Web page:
The carriers for use in the method of the invention are suitably polymeric supports such as polymeric beads which are preferably formed from polystyrene crosslinked with 1-5% divinylbenzene. Carrier beads may also be formed from hexamethylenediamine-polyacryl resins and related polymers, poly[N-{2-(4-hydroxylphenyl)ethyl}] acrylamide (i.e. (ONE Q)), silica, cellulose beads, polystyrene beads, latex beads, grafted copolymer beads such as polyethylene glycol/polystyrene, pore-glass beads, polyacrylamide beads, dimethylacrylamide beads optionally cross-linked with N,N′-bis-acrylolyl ethylene diamine, glass particles coated with a hydrophobic polymer inclusive of cross-linked polystyrene or a fluorinated ethylene polymer which provides a material having a rigid or semi-rigid surface, poly(N-acryloylpyrrolidine) resins, p-benzyloxybenzyl alcohol resin (WANG resin), 4-hydroxymethylphenylacetamidomethyl resin (PAM resin), chloromethylpolystyrene-divinylbenzene resin (MERRIFIELD resin), polyethylene glycol/polystyrene resin (PAP resin), polyamide resin, polyethylene functionalized with acrylic acid, kieselguhr/polyamide (Pepsyn K), polyacrylamide/polystyrene copolymer (POLYHIPE), polystyrene/polydimethylacrylamide copolymers, controlled pore glass (CPG), polystyrene macrobeads, polystyrene/polyethylene glycol (TENTAGEL) and polyethylene glycol-polystyrene/divinylbenzene copolymers.

These carrier materials will usually contain functionalities or be able to be functionalized for attachment of reporter beads or linkers. Suitable functionalities include —NH2, —COOH, —SOH, —SSH or sulfate groups.

It will also be appreciated that the polymeric beads may be replaced by other suitable supports such as pins or chips as is known in the art, e.g. as discussed in Gordon et al., 1994, J. Med. Chem. 37(10)1385-1401. The beads may also be replaced by pellets, discs, capillaries, hollow fibres or needles as is known in the art.

Thus, it can be appreciated from the foregoing that the carrier may comprise any solid material capable of providing a base for combinational synthesis.

Reference is also made to International Publication WO93/06121, which is incorporated herein by reference, which describes a full range of supports that may constitute carriers for use in the method of the invention which may have any suitable shape and be formed from appropriate materials inclusive of latex, glass, gold or other colloidal metal particles and the like.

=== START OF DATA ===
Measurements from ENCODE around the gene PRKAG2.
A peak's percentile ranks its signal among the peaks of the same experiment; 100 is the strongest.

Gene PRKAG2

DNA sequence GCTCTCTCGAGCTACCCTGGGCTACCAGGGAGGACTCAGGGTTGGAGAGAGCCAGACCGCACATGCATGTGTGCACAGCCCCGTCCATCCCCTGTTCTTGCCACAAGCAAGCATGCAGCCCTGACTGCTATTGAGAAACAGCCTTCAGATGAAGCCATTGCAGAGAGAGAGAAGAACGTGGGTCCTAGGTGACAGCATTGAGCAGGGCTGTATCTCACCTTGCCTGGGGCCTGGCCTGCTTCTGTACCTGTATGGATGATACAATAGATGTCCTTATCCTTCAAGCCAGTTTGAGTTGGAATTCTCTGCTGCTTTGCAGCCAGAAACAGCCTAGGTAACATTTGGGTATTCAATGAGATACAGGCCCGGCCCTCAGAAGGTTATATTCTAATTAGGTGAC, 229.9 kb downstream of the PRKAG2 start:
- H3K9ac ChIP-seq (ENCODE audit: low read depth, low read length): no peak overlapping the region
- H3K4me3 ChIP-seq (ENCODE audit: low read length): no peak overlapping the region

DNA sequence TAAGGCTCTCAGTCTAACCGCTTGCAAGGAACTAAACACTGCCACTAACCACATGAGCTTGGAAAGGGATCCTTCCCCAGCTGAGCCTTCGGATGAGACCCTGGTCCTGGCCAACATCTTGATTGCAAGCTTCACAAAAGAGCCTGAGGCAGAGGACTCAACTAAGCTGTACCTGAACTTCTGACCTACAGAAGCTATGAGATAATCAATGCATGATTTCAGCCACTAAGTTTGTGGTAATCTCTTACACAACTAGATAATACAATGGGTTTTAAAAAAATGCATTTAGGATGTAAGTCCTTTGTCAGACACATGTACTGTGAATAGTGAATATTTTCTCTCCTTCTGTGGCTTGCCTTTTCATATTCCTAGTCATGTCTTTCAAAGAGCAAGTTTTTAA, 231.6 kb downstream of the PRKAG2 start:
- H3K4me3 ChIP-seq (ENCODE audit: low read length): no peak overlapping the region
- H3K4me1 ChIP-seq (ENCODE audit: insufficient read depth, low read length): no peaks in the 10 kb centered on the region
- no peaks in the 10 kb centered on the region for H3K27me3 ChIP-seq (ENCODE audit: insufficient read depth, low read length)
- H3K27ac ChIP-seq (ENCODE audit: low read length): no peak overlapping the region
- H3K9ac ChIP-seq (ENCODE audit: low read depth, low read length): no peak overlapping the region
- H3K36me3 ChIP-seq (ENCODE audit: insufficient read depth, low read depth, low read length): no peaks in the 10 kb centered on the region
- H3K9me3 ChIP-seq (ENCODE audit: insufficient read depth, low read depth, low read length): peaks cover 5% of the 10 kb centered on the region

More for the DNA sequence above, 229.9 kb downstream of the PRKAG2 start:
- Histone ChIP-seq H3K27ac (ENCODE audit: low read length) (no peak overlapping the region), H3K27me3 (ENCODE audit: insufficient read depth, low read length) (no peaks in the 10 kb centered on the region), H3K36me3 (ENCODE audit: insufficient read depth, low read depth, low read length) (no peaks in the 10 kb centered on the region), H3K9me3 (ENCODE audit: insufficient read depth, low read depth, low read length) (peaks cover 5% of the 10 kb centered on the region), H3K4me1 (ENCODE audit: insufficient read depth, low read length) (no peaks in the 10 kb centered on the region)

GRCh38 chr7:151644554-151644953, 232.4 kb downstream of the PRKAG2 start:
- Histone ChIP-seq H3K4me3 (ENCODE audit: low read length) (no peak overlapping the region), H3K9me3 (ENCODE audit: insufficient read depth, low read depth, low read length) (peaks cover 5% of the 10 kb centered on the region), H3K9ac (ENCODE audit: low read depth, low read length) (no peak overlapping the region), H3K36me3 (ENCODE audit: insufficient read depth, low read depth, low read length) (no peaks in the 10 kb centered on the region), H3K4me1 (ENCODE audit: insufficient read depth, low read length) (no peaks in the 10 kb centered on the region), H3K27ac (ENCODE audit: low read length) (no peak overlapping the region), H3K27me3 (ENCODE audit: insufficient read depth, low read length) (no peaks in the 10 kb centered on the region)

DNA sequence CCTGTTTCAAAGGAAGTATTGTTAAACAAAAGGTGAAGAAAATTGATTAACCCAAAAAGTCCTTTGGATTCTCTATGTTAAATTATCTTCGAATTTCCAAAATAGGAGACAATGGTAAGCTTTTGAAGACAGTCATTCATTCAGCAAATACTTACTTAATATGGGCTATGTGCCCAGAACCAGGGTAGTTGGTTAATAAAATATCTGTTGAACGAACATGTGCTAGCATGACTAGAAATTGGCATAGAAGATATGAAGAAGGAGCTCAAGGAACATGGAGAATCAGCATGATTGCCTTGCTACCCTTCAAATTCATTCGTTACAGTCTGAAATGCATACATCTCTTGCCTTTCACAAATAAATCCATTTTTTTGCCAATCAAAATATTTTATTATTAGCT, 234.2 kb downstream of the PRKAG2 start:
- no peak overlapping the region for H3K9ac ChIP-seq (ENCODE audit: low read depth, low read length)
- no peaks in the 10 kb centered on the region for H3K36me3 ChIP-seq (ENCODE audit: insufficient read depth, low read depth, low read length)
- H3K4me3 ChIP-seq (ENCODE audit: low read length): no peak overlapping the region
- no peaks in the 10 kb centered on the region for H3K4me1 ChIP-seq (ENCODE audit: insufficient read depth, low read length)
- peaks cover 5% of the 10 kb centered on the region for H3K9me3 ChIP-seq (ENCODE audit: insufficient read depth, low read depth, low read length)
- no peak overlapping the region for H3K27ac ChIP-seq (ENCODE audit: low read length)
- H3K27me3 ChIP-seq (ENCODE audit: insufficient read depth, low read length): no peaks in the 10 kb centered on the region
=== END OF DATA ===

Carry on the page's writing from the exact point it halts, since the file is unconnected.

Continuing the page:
Reference may also be made to International Publication WO95/25737 or WO97/15390 which are herein incorporated by reference to examples of suitable carriers.

Linkers for use with the supports of the inventions may be selected from base stable anchor groups as described in Table 2 of Fruchtel et al., 1996, supra or acid stable anchor groups as described in Table 3 of Fruchtel et al., 1996, supra. In this regard, the Fruchtel et al., 1996, reference is incorporated herein by reference.

Linkers for use in the method of the invention are also referred to in International Publication WO93/06121.

Generally the anchors developed for peptide chemistry are stable to either bases or weak acids but for the most part, they are suitable only for the immobilization of carboxylic acids.

However, for the reversible attachment of special functional groups, known anchors have to be derivatized and optimized or, when necessary, completely new anchors must be developed. For example, an anchor group for immobilization of alcohols is (6 hydroxymethyl)-3,4 dihydro-2H-pyran, whereby the sodium salt is covalently bonded to chloromethylated Merrifield resin by a nucleophilic substitution reaction. The alcohol is coupled to the support by electrophilic addition in the presence of pyridinium toluene-4 sulphonate (PPTS) in dichloromethane. The resulting tetrahydropyranyl ether is stable to base but can be cleaved by transetherification with 95% trifluoroacetic acid.

Benzyl halides may be coupled to a photolabile α-sulphanyl-substituted phenyl ketone anchor.

It will also be appreciated that the markers for use in the method of the invention include, but not necessarily limited to, fluorophores, chromophores, bar codes or radioactive or luminescent labels as discussed in International Publication WO93/06121. The markers may also include detectable physical features of the beads such as the size of the beads. Preferably, the markers comprise fluorescent dyes. Any suitable fluorescent dye may be used for incorporation into the reporter beads of the invention. For example, reference may be made to U.S. Pat. Nos. 5,573,909 (Singer et al., which is incorporated herein by reference) and 5,326,692 (Brinkley et al., which is incorporated herein by reference) which describe a plethora of fluorescent dyes which may be used in accordance with the present invention.

Reference may also be made to fluorescent dyes described in U.S. Pat. Nos. 5,227,487, 5,274,113, 5,405,975, 5,433,896, 5,442,045, 5,451,663, 5,453,517, 5,459,276, 5,516,864, 5,648,270 and 5,723,218 which are all incorporated herein by reference.